Replenishing Yourself After Grief

Replenishing Yourself After Grief

Bad years happen, and I'm sure everyone out there has had at least one or two. You know the years I'm talking about: the blows start and keep on coming, and you really start to understand that old "when it rains, it pours" cliché.

Has life dealt you a really bad hand? Or several really bad hands? What can you do to come back after that? While I'm not an expert, I have personally been dealt a couple of rough years, and here is my story about how I've been replenishing my life after some pretty grief-stricken times.

I Only Wish It Were Fiction

2008 and 2009 were my years of grief. My father-in-law passed away weeks before Christmas in 2008. My mom, who was my rock and lifelong number one fan/coach/cheerleader, succumbed to cancer in 2009, just about one year after getting a stage-4 diagnosis.

Then, in the summer of 2009, my forty-two-year-old brother-in-law suddenly fell ill, was diagnosed with lung cancer, and died about a month later. Words really cannot express the intense turmoil of emotions that I experienced during that time period and for several months after the dust finally started to settle.

Coping Your Way

You name it, I felt it. There were all ranges of rage, tremendous sorrow, helplessness, fatigue, and even relief. I cried more than I thought it was humanly possible to cry; we're talking gut-wrenching sobs I thought were only to be found in Oscar-winning roles. After the initial shock of each loss began to sink in, and after the "official" mourning of wakes/visitations and funerals, my life fell into a kind of going-through-the-motions routine.

I learned, though, that there is no set process for grieving and coping with loss. As the old John Lennon song goes, "Whatever gets you thru your life, it's alright." If your grief is marked by many tears, or even if tears aren't forthcoming, it's okay.

Grief is as individual as, well, the individual going through it. There is no set process, so if you are grieving, try not to get caught up in what you feel like you should feel. The loss brings enough pressure and stress on its own without heaping on more.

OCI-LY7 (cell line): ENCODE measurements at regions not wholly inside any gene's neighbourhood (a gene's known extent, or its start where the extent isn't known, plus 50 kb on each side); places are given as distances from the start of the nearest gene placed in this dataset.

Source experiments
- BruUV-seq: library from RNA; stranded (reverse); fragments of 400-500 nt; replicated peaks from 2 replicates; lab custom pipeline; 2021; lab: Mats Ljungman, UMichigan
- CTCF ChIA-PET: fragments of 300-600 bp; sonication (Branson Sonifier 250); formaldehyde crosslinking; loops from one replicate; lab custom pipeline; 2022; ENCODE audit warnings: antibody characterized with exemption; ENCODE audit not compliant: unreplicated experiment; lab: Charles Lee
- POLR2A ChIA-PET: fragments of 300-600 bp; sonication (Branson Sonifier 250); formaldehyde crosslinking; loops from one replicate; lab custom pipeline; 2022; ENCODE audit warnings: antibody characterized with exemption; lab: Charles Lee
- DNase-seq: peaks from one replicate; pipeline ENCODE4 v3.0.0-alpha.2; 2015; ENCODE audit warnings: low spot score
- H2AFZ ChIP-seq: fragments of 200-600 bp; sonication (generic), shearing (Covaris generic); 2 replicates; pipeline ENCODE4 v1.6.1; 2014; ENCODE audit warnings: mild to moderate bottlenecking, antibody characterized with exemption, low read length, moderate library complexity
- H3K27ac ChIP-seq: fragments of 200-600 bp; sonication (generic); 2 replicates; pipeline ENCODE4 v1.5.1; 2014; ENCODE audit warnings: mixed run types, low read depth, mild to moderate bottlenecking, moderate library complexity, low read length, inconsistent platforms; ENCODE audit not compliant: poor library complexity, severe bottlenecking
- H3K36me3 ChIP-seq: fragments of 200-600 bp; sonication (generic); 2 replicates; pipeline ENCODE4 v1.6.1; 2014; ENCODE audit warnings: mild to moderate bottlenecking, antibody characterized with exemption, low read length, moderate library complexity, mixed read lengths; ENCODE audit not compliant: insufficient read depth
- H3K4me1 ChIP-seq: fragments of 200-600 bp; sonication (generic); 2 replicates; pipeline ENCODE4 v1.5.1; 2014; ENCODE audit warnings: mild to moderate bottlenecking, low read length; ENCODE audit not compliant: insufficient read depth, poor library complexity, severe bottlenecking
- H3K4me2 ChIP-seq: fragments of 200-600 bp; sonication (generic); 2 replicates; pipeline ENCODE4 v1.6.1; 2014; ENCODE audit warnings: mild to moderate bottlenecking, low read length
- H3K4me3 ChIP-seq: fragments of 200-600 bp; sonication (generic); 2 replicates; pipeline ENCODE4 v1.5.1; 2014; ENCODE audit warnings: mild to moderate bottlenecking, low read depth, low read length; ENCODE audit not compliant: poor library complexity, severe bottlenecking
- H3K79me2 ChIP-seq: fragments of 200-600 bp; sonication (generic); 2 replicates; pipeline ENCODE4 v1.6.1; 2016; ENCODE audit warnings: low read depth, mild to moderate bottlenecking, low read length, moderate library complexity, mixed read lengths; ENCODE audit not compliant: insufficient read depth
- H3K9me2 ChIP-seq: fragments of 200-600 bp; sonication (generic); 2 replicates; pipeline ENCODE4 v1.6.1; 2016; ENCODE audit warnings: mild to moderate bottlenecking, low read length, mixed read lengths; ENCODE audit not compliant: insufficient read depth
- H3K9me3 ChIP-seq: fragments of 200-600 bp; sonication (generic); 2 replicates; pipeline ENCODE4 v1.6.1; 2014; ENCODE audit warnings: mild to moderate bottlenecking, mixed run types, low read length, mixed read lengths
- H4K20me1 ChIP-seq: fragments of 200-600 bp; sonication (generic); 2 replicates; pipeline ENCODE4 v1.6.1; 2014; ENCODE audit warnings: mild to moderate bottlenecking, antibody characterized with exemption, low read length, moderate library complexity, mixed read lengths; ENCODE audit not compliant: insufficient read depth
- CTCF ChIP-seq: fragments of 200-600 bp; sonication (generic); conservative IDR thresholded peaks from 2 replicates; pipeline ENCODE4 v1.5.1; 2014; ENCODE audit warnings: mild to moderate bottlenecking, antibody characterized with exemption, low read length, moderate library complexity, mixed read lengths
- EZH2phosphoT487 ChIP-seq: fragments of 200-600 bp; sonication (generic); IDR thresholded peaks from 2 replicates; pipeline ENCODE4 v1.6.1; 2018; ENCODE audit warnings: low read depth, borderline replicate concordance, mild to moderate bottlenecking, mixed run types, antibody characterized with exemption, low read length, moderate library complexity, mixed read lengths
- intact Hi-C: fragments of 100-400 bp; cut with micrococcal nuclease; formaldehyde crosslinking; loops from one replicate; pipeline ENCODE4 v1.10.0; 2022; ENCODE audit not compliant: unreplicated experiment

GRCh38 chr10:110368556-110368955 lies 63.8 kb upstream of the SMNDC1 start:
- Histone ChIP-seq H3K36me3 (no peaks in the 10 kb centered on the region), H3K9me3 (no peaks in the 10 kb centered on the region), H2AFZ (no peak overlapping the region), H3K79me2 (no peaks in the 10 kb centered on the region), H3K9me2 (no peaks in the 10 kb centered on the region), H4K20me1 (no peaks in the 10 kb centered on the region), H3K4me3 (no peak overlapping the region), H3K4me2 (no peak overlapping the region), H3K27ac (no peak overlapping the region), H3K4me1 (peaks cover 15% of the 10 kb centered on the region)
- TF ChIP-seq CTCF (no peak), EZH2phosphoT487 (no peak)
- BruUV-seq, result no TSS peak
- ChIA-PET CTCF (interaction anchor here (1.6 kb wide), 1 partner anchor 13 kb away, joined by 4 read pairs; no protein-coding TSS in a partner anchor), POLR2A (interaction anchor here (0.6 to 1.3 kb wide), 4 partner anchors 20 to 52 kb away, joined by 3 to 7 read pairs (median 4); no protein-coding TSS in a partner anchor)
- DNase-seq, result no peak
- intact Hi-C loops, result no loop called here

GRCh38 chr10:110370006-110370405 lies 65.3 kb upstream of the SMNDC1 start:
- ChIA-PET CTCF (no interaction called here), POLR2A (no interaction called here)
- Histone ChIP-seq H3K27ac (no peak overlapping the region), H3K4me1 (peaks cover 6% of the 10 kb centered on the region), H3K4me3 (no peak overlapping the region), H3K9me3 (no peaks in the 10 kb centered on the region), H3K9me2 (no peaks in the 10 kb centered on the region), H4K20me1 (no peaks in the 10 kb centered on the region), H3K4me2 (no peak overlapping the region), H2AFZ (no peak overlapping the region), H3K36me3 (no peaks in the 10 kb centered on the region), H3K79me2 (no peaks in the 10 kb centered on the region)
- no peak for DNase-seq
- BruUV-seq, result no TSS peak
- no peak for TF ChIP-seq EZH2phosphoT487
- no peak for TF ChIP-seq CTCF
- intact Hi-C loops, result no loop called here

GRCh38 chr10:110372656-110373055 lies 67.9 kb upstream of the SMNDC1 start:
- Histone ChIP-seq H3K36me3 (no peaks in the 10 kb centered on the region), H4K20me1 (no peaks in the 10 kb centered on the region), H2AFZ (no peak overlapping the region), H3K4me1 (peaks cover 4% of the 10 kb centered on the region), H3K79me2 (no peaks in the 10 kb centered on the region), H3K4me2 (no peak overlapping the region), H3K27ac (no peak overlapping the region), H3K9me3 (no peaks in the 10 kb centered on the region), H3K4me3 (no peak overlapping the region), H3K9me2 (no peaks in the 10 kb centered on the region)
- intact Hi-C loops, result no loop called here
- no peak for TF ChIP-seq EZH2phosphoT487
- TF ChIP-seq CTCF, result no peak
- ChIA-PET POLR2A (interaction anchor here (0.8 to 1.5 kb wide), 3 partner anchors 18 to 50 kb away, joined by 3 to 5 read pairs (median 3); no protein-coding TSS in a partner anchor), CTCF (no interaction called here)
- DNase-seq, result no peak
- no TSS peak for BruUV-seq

Time's Not Up!

It has taken me some time to get back on track after that disastrous trifecta of '08-'09. I honestly feel that this past year has finally started to once again feel like a life with a future.

This healing process has taught me to appreciate another cliche: "Rome wasn't built in a day." Getting back to you should have no time limits or restraints; there really is enough to deal with without the added stress of thinking, 'I should be a lot better by now.' Give yourself time (and I mean ample time) to work through life in the aftermath of a loss. Take the time pressure off of yourself.

Talk It Out

When you feel up to it, sharing your story of loss and all of the emotions associated with it can do wonders to help ease you back into life. Rest assured, it really is okay to check in with a professional to (as my brother nicely puts it) get a psychological cleaning.

Not only does a psychologist, psychiatrist, or counselor have the training and credentials to guide you through your own personal journey, each is also an impartial third party with whom you can share every thought or feeling you may not be able to share with others. Pastors or other clergy can also be good go-to, talk-it-out sources.

If at some point you find yourself struggling to get back to you and to life after a bout of grief, give yourself some time. Try not to add any pressure to yourself with "shoulds." Find someone and talk their ear off about the sea of feelings within you. Give yourself time, and understand that you can replenish after grief.

Here, on Memorial Day, we welcome you all to share your own stories. Feel free to tell us about your own path with grief, share a favorite story of a loved one, or offer tips on how to get through a difficult loss.

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